A $929.3 million contract has been awarded to implement an Australian-first interchange design improving traffic management on Queensland’s Bruce Highway between Caloundra Road and the Sunshine Motorway.
Queensland Minister for Infrastructure and Transport Darren Chester and Queensland Main Roads Minister Mark Bailey announced a Fulton Hogan-Seymour Whyte joint venture had won the contract for the project.
The design will allow motorists on Caloundra Road to seamlessly cross from driving on the left side of the road to the right side of the road as they negotiate the interchange.
Mr Chester said, “This project involves widening the highway to six lanes, as well a major upgrade to the Sunshine Motorway interchange and reconfiguring the Caloundra Road Interchange to a Diverging Diamond Interchange.
“This intersection zone sees the most crashes on the Bruce Highway and it urgently needs a new approach to traffic management for the roughly 60,000 vehicles that use it every day.
“The Diverging Diamond Interchange design is a first for Australia, and could be used in future projects across the country. It has been used with great success in the US since 2009 and will improve safety for traffic moving between the Bruce Highway and Caloundra Road.”
Mr Bailey said the upgrade to the Bruce Highway had also seen community feedback incorporated into the design layout.
“An average of 694 direct jobs will be supported over the life of the project, which is fantastic news for the Sunshine Coast community,” Mr Bailey said.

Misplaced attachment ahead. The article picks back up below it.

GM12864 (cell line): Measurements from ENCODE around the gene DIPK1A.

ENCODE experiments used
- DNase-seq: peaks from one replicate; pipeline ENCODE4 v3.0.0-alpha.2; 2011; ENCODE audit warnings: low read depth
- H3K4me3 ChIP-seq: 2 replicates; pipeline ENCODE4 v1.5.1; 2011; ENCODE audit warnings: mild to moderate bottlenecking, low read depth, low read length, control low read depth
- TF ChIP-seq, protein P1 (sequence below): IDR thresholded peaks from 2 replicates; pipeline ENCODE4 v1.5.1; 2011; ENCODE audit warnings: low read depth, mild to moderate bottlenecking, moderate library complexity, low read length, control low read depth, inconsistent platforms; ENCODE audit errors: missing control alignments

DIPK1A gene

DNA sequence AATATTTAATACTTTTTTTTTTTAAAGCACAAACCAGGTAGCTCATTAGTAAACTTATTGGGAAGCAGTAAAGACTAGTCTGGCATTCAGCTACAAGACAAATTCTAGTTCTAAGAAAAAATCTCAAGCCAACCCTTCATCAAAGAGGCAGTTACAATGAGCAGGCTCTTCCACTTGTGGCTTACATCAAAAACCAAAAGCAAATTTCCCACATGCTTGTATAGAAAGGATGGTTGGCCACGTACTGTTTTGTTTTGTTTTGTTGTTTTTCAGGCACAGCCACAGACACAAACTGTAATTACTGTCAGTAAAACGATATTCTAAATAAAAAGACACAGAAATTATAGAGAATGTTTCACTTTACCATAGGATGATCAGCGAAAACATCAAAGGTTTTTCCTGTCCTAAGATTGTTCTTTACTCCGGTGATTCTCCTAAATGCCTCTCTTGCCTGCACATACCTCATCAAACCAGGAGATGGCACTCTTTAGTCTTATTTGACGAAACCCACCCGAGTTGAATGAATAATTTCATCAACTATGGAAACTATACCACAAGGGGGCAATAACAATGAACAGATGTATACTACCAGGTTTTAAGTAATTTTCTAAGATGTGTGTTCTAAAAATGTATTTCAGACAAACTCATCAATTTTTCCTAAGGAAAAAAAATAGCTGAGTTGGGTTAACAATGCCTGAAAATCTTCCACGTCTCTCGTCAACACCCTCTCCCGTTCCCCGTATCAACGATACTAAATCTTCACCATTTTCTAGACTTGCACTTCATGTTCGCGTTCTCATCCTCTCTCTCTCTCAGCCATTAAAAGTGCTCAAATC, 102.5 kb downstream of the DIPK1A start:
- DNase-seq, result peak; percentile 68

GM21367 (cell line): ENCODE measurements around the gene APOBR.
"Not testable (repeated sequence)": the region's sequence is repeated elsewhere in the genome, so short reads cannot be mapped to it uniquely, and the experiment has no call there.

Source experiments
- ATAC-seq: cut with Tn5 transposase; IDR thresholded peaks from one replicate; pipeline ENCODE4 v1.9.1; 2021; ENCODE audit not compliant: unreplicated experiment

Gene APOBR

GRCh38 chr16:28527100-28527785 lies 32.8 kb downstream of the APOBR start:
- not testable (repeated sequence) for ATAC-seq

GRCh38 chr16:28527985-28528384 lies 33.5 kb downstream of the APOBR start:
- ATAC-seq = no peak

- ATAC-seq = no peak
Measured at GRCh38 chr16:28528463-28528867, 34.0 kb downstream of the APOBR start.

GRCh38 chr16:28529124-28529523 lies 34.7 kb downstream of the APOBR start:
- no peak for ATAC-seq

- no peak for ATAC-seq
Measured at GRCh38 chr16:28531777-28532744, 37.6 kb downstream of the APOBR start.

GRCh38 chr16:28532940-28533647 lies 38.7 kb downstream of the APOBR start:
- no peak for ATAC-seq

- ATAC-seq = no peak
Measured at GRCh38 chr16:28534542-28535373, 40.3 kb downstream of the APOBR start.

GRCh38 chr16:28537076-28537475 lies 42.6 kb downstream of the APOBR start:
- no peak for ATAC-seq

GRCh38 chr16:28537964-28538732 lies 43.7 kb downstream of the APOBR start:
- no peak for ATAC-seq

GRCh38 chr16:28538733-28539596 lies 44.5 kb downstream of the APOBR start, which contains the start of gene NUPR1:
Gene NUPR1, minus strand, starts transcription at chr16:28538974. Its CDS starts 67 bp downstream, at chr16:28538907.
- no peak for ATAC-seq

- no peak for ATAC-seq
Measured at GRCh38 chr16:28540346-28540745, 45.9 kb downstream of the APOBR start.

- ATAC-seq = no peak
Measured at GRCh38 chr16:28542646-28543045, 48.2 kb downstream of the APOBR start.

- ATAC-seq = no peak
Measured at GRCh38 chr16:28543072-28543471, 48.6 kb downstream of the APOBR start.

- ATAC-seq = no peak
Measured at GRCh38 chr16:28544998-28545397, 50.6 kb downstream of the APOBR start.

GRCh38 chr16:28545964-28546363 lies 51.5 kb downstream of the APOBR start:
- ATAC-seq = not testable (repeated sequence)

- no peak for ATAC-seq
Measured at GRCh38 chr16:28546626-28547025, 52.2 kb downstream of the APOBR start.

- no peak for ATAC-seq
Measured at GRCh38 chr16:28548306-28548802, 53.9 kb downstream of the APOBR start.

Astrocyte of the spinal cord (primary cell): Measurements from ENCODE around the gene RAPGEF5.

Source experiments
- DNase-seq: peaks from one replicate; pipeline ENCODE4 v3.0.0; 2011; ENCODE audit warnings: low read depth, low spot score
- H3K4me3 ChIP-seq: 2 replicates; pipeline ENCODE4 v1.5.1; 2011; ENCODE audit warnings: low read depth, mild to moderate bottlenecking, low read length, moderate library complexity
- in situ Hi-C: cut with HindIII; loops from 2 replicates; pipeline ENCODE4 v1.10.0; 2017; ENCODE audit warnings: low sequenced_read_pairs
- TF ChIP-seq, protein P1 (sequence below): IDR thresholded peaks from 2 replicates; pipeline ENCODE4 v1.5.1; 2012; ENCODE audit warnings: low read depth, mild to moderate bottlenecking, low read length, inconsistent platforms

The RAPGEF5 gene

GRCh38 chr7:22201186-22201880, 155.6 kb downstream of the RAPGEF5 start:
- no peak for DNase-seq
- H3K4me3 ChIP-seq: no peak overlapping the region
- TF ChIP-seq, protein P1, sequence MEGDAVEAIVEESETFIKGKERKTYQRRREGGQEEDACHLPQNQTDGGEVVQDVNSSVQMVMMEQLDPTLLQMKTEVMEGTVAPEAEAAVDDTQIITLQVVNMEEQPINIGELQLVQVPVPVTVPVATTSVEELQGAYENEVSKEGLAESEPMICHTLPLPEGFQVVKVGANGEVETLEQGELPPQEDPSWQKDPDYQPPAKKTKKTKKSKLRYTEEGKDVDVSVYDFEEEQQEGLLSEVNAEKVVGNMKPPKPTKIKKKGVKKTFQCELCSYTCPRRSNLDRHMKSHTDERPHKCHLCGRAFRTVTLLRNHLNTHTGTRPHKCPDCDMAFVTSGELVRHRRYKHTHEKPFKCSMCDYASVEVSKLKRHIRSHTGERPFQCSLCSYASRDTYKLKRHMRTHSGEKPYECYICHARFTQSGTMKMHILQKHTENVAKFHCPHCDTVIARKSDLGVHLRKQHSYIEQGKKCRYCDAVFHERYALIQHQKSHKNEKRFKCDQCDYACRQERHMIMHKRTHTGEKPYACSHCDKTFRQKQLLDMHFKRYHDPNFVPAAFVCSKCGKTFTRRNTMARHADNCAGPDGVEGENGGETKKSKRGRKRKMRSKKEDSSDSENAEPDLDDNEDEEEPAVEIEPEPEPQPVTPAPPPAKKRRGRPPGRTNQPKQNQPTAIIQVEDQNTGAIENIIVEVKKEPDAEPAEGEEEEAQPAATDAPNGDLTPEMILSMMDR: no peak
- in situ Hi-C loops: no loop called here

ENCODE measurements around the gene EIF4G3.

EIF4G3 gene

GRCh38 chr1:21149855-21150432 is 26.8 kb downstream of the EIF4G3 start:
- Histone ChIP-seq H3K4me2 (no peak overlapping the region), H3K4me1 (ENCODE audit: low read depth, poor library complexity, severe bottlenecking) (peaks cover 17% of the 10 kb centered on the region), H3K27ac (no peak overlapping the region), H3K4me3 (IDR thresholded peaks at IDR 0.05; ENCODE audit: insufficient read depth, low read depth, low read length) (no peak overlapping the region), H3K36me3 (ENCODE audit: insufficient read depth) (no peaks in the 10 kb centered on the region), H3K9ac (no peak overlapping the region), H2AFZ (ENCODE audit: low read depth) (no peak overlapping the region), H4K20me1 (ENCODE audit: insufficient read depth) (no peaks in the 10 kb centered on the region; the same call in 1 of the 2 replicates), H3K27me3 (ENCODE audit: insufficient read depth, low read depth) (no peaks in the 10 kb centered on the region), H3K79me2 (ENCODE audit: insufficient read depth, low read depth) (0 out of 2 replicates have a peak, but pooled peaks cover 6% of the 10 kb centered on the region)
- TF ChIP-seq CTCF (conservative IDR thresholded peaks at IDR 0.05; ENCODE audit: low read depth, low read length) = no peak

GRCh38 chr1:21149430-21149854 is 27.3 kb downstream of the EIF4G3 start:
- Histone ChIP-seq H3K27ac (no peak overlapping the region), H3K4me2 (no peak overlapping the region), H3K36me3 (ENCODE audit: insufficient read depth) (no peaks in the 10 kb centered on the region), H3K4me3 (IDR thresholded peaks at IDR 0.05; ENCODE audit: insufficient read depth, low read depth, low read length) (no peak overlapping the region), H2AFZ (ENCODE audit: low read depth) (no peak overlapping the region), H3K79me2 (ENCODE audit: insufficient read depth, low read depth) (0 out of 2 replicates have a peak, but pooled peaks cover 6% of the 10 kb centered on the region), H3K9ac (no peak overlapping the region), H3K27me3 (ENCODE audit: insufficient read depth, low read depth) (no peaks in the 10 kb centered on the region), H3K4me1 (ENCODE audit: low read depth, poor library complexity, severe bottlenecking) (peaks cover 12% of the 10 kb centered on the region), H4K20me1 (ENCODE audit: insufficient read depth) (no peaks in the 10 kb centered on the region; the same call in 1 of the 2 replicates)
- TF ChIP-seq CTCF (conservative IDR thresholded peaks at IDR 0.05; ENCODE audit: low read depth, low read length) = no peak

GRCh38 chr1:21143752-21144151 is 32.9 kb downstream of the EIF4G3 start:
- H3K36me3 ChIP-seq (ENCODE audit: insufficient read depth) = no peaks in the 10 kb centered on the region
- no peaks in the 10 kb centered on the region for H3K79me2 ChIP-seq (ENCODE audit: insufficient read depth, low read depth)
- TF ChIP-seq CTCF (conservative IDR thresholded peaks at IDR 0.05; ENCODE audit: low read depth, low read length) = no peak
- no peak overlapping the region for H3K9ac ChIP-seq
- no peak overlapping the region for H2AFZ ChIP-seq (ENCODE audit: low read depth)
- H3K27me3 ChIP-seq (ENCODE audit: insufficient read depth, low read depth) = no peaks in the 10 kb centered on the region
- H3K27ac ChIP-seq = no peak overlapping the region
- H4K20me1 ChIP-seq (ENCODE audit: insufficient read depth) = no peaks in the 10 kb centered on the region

“After personally meeting with community members last year, we have also included a southbound exit from the highway to Pignata Road.
“This is a big win for the community as it will create safe and direct access to local businesses and homes, as well as a future connection to development in Palmview.
“A new service road will also be built on the western side of the Bruce Highway between Steve Irwin Way and Tanawha Tourist Drive.
“The design will also significantly reduce the impact to the Beerwah State Forest. This means the Caloundra Road interchange will be contained to the east of the Mooloolah cemetery and will no longer impact environmentally sensitive areas to the west.”
Federal Member for Fisher Andrew Wallace said, “The benefit of this crossing is that right-turning traffic does not have to give way to opposing traffic, making the highway both safer and faster for Caloundra Road motorists,” Mr Wallace said.
“Motorists will then switch back to standard left-side driving on the other side of the interchange.”
Preliminary construction is anticipated to start by the end of 2016, with major construction expected to start in mid-2017 and be completed in 2020, weather permitting.
The Australian Government is providing $743.4 million to the project, with the Queensland Government committing $185.9 million.